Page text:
In the world of retail, sales is king. Therefore, each retailer tends to use similar sales metrics with a few exceptions. Walmart, as the world’s largest retailer by revenue, uses some of the most well-known sales measurements. Those new to retail metrics may not know what critical sales or metrics are or why they are so critical for Walmart sales analytics.
Firstly, retailers measure revenue at the point-of-sale (hereafter POS, or register). Walmart records this data as POS Sales and POS Quantity. These metrics represent the sum of dollars sold at the register and the sum of units sold at the register, respectively. Necessarily, these metrics inform every part of Walmart sales analytics- from the simple to the advanced.
However, when performing Walmart sales analytics, sales aren’t only measured by their performance in a single range of time. Most of the time, they are compared on a year-over-year basis. An analyst will compare a 13-week period to that same period in the previous year. They look at the difference in the two periods in terms of raw dollars or units as well as percent change over the period. The percent change is often more valuable because it has a contextual impact. 13,500 units in sales growth are not as helpful as framing that unit growth as 7.5% growth year-over-year.
Seasonal sales analysis can also create wrinkles in a year-over-year analysis. After all, key holidays like Independence Day, Thanksgiving, and Christmas can all fall in different fiscal weeks year to year. This is where dynamic year-over-year tools like those provided by SupplyPike’s Sales Comparison come in handy. It allows comparison of ranges that are not year-over-year equivalents. This greatly aids seasonal and promotional year-over-year analysis, which is a critical aspect of Walmart sales analytics.
Sales velocity is a great example of an advanced sales metric under the umbrella of Walmart sales analytics. Topline sales numbers are great to establish a baseline and begin a presentation or executive summary with.
However, advanced sales metrics add critical context. Sales velocity breaks down sales and can give an average rate of sale per-store per-week. These measures are known as Units per-Store per-Week (USW) and Dollars per-Store per-Week ($SW). Dividing the number of dollar sales or units by the number of stores valid for replenishment and then further by the number of weeks over the measured period generates these metrics.
However, in Walmart sales analytics, these are not the only velocity measures. Retailers also measure sales velocity “without zeroes.” Rather than dividing by valid stores, those metrics divide by selling stores. Both the “with zeroes” and “without zeroes” metrics have their uses. “With zeroes” provides an unbiased and complete look at per-store per-week performance for every store that should be selling. In contrast, “without zeroes” communicates per-store per-week performance in stores that are selling. So if an item has a high overall selling velocity and a much lower overall valid velocity, it is not selling where it should be. This could be an indication of localized replenishment issues. Overall, sales velocity is an interesting way to contextualize sales data.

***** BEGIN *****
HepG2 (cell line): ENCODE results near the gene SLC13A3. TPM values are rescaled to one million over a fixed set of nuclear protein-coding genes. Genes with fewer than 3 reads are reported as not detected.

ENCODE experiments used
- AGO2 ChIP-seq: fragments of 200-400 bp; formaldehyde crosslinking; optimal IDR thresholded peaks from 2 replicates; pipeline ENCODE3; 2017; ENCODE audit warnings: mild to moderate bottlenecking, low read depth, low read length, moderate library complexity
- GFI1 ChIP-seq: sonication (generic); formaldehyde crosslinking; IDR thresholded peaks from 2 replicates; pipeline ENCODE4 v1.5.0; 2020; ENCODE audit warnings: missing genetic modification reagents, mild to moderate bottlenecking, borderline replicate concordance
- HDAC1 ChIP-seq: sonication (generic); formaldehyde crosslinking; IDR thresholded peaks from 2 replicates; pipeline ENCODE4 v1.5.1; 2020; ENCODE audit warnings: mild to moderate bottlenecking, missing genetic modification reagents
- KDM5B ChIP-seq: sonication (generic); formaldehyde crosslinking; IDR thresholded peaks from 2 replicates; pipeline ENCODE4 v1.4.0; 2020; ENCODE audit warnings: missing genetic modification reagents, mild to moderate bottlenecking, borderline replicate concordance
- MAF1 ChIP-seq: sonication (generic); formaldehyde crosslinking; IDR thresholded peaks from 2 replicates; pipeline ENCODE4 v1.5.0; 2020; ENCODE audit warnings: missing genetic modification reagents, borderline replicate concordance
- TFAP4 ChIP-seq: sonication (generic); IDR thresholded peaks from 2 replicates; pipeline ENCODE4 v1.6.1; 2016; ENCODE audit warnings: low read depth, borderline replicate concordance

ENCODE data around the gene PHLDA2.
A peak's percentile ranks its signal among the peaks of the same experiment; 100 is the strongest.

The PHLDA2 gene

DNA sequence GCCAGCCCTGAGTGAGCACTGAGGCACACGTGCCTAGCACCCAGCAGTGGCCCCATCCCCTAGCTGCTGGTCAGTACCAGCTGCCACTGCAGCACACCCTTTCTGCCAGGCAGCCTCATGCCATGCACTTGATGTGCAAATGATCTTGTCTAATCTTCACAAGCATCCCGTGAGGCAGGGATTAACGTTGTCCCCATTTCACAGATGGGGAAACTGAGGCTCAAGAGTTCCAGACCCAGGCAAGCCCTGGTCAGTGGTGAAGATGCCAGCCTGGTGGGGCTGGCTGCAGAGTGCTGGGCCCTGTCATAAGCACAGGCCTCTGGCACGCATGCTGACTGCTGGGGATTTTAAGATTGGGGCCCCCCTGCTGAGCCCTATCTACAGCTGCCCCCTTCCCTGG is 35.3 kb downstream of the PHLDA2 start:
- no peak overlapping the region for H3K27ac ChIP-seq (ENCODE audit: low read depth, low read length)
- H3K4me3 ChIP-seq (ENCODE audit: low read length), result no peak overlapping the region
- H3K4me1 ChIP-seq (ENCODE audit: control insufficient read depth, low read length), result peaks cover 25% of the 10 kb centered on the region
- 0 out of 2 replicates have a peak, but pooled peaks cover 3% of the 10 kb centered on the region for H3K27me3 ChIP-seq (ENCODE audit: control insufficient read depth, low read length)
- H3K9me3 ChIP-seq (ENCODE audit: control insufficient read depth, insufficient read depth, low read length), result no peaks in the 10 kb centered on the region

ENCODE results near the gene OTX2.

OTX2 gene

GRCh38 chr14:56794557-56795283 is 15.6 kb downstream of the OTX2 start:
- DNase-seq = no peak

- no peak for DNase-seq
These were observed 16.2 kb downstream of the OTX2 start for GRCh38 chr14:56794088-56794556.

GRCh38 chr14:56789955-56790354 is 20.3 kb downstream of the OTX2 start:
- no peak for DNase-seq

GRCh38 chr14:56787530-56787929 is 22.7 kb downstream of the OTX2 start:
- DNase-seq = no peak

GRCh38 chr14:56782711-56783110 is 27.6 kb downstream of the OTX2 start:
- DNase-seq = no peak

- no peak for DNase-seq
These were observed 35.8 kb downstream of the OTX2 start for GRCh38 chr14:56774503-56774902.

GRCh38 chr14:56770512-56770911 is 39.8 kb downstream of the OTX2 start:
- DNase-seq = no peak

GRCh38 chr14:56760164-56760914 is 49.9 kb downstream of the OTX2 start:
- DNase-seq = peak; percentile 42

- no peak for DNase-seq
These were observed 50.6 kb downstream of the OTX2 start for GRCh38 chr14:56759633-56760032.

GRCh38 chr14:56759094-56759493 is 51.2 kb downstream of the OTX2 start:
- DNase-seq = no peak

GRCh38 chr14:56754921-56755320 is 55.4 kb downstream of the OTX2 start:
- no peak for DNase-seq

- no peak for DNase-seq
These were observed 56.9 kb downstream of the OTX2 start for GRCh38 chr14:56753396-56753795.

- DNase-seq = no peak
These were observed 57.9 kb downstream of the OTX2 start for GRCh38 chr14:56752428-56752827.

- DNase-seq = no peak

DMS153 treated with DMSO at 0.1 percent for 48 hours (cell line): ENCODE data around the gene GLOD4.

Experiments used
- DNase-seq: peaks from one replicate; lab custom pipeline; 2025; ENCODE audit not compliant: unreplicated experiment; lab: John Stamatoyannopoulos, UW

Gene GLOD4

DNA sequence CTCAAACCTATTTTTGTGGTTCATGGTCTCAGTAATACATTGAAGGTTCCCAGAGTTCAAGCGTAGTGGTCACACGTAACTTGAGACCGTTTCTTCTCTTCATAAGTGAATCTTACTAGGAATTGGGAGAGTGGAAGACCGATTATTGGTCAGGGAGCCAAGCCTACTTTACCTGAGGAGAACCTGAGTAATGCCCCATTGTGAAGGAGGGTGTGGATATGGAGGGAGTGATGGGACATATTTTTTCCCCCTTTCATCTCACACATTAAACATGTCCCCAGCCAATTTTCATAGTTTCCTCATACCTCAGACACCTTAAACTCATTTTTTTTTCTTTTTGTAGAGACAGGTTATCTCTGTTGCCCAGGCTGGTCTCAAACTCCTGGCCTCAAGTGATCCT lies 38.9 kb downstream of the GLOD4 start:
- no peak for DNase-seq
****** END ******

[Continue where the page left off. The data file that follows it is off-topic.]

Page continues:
Ship data can also help contextualize Walmart sales analytics. Specifically, Walmart publishes this data as Net Ship Quantity. In Walmart terminology, Net Ship Quantity simply refers to Ship Quantity minus Returns. Analysts often chart net ships and sales over time to show opportunities. Ideally, these two metrics should come close to equaling each other weekly. This shows that ships are evenly replenishing inventory that is being sold. However, there will be exceptions for things like modular, seasonal, and promotional orders.
This image is a good example of a healthy relationship between sales and ships over time.
In contrast, uneven sales and ships distribution over time can reflect issues in the supply chain. For example, say Walmart is under-forecasting an item or ordering less than their supply plan. Or imagine there is a manufacturing problem that impacts supply. Sales will exceed ships until there is a large spike in ships necessitated by the inventory consumption.
In this example, from week 23 to week 25, sales exceeded ships. This created the need for a large shipment in week 26.
All analysts can take sales for granted. The topline sales dollars and units rarely tell a full story. Actionable insights come from taking the basic sales data and applying key context. Sales velocity and ship data are two such data sources. SupplyPike’s platform provides this necessary context with engaging visualizations. Reach out today to see what SupplyPike has to offer to help you take your Walmart sales analytics to the next level!
SupplyPike builds software to help retail suppliers fight deductions, meet compliance standards, and dig down to root cause issues in their supply chain.Visit their Website ➝